Baltimore police commissioner fired by city's mayor after year of record violence

Baltimore Mayor Catherine Pugh fired police commissioner Kevin Davis today, citing the city’s high rate of violent crime. The Mayor named deputy commissioner Daryl DeSousa as his replacement. The Baltimore Sun reports there was confusion Friday morning as other members of the top brass were also cut off from police headquarters:

On Friday morning, the department’s other two deputy commissioners, Dean Palmere and Jason Johnson, had their access to police headquarters cut off, according to sources — signaling a larger purge of top commanders who were put in key leadership roles by Davis.

The sources said confusion was rampant on Friday within the department, as other commanders had their access to the building, and to their computers and cellphones, cut off as well.

Police Commissioner Davis had a contract that lasted through 2020, but Baltimore came very close to setting an all-time record for the number of murders in the city in 2017. The city ended the year with 343 murders. The record high was 344 murders. However, last year did set the per capita record for murders because the number of people living in Baltimore has declined. Those grim milestones were obviously the main motivating factor behind today’s firing.

“As I have made clear, reducing violence and restoring the confidence of our citizens in their police officers is my highest priority,” Pugh said in a statement. “The fact is, we are not achieving the pace of progress that our residents have every right to expect in the weeks since we ended what was nearly a record year for homicides in the city of Baltimore.”…

DeSousa, at a morning news conference with Pugh, said he “has a lot of respect” for Davis and wishes him well. He also said he knows city residents are “frustrated and they want answers and they want change, and it’s going to happen.”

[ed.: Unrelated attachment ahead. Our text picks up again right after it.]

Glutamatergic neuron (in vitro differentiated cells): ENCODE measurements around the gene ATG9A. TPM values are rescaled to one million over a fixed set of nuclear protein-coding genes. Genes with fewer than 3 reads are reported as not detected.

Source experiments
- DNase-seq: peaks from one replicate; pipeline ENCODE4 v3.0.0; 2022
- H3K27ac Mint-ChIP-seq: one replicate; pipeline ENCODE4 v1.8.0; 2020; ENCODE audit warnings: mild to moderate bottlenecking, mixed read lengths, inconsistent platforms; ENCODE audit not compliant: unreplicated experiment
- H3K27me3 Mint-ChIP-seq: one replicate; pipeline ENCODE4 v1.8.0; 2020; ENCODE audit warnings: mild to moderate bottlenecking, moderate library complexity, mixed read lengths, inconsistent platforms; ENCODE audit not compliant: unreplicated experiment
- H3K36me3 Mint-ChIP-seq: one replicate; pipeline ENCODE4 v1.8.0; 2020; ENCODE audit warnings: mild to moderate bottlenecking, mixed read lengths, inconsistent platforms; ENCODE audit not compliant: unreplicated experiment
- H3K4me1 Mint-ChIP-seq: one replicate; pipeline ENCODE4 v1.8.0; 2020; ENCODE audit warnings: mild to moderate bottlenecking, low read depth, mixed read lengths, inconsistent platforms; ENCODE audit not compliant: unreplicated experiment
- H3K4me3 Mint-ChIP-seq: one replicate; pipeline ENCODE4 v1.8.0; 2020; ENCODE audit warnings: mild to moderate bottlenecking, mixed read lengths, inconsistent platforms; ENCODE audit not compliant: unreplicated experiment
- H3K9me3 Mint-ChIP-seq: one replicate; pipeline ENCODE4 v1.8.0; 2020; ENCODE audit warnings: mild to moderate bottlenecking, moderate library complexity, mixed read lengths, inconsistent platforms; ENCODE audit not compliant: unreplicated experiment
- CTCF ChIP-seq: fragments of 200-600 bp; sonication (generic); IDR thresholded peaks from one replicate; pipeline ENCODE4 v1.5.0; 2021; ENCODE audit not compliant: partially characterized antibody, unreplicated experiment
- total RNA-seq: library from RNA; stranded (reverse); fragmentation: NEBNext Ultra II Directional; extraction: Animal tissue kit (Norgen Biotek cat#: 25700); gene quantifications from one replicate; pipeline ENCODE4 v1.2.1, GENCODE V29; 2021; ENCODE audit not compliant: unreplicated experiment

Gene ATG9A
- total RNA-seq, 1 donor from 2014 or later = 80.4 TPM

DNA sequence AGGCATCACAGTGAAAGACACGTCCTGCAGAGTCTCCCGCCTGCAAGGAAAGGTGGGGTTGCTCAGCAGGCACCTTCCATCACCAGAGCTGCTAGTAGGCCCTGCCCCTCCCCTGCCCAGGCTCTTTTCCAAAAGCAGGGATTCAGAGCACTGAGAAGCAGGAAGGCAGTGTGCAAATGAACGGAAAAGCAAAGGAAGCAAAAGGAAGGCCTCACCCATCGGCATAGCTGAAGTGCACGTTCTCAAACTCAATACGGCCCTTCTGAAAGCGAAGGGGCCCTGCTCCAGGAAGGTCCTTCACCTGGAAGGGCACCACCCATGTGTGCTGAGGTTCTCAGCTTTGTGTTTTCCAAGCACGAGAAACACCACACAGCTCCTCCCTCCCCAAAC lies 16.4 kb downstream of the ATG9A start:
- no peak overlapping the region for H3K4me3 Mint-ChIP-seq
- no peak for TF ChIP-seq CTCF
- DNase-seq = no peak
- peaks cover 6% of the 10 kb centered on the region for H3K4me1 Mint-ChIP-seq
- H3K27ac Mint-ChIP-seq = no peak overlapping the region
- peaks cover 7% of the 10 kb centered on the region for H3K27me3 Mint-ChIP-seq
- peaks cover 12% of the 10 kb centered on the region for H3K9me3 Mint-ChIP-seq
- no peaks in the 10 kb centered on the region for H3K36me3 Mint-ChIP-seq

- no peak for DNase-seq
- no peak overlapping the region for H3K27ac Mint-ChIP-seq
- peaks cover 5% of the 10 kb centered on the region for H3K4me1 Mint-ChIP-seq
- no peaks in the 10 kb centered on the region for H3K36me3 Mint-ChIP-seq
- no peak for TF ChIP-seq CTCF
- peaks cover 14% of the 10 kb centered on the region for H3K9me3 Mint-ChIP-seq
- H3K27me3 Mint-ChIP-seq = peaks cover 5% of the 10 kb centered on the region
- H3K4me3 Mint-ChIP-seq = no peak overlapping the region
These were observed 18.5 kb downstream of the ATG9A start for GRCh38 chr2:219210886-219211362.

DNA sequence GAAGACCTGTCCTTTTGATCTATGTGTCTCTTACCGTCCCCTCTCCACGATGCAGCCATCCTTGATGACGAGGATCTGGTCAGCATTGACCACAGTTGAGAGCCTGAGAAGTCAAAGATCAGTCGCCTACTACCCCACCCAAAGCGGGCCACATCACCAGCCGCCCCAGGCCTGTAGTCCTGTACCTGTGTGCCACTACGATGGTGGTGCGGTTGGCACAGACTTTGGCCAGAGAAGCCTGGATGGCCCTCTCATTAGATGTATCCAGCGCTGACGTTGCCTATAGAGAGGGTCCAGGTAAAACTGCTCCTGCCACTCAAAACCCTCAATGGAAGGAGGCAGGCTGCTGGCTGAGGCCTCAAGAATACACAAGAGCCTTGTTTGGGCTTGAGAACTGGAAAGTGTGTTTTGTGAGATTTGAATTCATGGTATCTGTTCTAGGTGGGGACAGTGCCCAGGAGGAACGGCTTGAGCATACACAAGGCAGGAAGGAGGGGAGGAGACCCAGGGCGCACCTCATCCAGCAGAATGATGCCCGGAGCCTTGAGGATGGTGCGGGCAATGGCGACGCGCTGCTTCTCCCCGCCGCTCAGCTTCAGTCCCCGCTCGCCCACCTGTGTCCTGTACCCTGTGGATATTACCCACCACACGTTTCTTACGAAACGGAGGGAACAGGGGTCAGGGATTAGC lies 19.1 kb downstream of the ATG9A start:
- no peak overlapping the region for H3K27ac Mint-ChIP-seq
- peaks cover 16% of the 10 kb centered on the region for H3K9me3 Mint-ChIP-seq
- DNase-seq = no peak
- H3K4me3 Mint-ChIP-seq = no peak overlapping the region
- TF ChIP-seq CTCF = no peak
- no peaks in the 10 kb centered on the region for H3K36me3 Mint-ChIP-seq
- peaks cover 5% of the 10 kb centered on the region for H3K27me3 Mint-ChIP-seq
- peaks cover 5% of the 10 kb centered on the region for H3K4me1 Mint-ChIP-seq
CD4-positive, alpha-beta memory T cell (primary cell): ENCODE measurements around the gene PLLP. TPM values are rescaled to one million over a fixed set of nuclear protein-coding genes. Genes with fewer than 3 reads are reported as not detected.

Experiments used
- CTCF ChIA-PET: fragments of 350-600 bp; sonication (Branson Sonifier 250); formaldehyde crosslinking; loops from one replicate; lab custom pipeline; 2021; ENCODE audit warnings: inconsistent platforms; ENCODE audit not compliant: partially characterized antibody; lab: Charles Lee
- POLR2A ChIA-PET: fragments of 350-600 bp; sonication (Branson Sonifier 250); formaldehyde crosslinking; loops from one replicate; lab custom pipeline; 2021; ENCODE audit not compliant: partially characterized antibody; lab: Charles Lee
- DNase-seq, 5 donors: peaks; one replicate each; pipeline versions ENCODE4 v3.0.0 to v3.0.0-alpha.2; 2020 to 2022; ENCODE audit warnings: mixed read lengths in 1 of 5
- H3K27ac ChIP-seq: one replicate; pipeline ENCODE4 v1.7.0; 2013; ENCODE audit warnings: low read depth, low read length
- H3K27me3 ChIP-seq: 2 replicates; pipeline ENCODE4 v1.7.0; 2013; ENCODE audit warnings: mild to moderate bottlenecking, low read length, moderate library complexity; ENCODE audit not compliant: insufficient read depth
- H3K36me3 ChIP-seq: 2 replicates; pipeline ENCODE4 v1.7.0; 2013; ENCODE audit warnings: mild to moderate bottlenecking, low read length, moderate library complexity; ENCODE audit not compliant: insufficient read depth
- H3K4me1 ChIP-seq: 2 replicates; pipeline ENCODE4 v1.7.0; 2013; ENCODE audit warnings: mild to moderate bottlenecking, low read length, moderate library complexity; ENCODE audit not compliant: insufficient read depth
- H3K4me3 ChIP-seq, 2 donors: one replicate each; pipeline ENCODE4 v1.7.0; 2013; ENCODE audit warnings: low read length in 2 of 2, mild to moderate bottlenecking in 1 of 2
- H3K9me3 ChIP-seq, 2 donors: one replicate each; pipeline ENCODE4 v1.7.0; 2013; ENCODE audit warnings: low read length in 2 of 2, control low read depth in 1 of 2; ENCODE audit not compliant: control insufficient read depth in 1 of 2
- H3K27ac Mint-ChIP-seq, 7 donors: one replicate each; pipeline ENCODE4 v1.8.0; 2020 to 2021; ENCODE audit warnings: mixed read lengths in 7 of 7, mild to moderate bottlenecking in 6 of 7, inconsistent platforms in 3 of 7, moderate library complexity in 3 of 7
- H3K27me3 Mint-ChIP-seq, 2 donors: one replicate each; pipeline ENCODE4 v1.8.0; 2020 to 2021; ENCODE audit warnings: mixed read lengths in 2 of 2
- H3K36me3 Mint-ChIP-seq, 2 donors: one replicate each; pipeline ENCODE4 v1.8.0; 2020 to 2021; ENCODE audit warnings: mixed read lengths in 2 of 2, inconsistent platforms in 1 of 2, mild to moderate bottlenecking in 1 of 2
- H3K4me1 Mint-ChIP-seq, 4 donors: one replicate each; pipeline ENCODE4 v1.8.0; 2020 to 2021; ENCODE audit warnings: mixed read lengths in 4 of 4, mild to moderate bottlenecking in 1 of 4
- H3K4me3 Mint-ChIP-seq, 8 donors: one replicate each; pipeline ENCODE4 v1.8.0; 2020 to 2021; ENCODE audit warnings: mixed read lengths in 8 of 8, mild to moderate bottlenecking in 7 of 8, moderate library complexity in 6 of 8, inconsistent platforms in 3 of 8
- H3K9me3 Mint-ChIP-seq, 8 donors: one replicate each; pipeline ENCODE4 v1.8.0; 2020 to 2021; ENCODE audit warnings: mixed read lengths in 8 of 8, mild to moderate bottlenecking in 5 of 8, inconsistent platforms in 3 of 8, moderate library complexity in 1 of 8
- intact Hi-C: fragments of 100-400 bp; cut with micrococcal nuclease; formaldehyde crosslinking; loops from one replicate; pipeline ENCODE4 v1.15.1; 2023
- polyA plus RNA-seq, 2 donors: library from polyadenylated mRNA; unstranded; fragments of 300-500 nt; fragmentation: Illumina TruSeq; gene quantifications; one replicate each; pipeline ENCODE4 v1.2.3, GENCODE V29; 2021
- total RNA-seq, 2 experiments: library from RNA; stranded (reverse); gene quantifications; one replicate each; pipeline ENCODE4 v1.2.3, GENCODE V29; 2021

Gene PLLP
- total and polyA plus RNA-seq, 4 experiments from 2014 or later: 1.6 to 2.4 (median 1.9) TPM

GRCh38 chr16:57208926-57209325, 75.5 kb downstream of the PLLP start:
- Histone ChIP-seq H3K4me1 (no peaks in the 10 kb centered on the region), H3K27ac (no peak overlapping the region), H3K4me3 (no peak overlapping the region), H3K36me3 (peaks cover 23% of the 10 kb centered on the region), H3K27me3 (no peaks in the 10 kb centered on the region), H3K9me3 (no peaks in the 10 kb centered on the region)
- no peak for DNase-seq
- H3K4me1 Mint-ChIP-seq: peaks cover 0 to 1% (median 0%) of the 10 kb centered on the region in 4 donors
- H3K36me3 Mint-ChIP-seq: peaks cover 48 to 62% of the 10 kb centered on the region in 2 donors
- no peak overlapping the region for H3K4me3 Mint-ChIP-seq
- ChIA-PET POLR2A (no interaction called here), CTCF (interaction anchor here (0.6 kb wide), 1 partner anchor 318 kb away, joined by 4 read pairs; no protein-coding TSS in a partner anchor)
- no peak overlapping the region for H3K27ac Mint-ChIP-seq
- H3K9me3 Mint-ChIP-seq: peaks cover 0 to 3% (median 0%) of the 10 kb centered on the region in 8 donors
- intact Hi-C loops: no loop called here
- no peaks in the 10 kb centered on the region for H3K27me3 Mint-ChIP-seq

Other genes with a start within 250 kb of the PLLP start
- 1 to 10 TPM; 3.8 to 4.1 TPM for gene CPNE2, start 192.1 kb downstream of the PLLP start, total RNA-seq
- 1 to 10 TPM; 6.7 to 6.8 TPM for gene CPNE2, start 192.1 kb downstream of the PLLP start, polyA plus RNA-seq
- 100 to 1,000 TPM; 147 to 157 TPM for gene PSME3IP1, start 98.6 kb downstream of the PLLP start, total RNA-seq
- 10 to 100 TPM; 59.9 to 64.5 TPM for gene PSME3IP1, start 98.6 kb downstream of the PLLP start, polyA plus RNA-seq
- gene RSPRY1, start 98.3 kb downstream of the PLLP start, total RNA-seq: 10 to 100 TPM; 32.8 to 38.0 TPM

He said a new initiative, in the works for weeks, began Friday morning to send a “surplus of officers” in waves to target hot spots, major traffic corridors and “violent repeat offenders” in order to drive down violence

“I have a real strong message for the trigger-pullers, and it’s we’re coming after them,” he said. “It’s going to be at an accelerated pace.”

At the end of last year, I highlighted some comments by Rev. Kinji Scott, a Baltimore pastor who blamed progressives, activists and liberal journalists for causing the police to back off in the city since the death of Freddie Gray. Rev. Scott also suggested the Black Lives Matter movement had resulted in more distance, not less, between police and the communities they serve:

The primary thrust nationwide is what President Obama wanted to do: focus on building relationships with police departments and major cities where there had been a history of conflict. That hasn’t happened. We don’t see that. I don’t know a city — Baltimore for certain — we’ve not seen any changes in those relationships. What we have seen is that the police has distanced themselves, and the community has distanced themselves even further. So the divide has really intensified, it hasn’t decreased.

And of course we want to delineate the whole culture of bad policing that exists — nobody denies that — but as a result of this, we don’t see the level of policing we need in our community to keep the crime down in our cities that we are seeing bleed to death.

So now Baltimore has a new commissioner who is promising to get tough on violent crime starting, quite literally, today. In this clip below he says he has a new initiative that started Friday morning. But sending cops to deal with “trigger-pullers” is likely to result in some deadly confrontations with police. Unfortunately, it only takes one unclear shooting incident for the police to become villains in the media once again.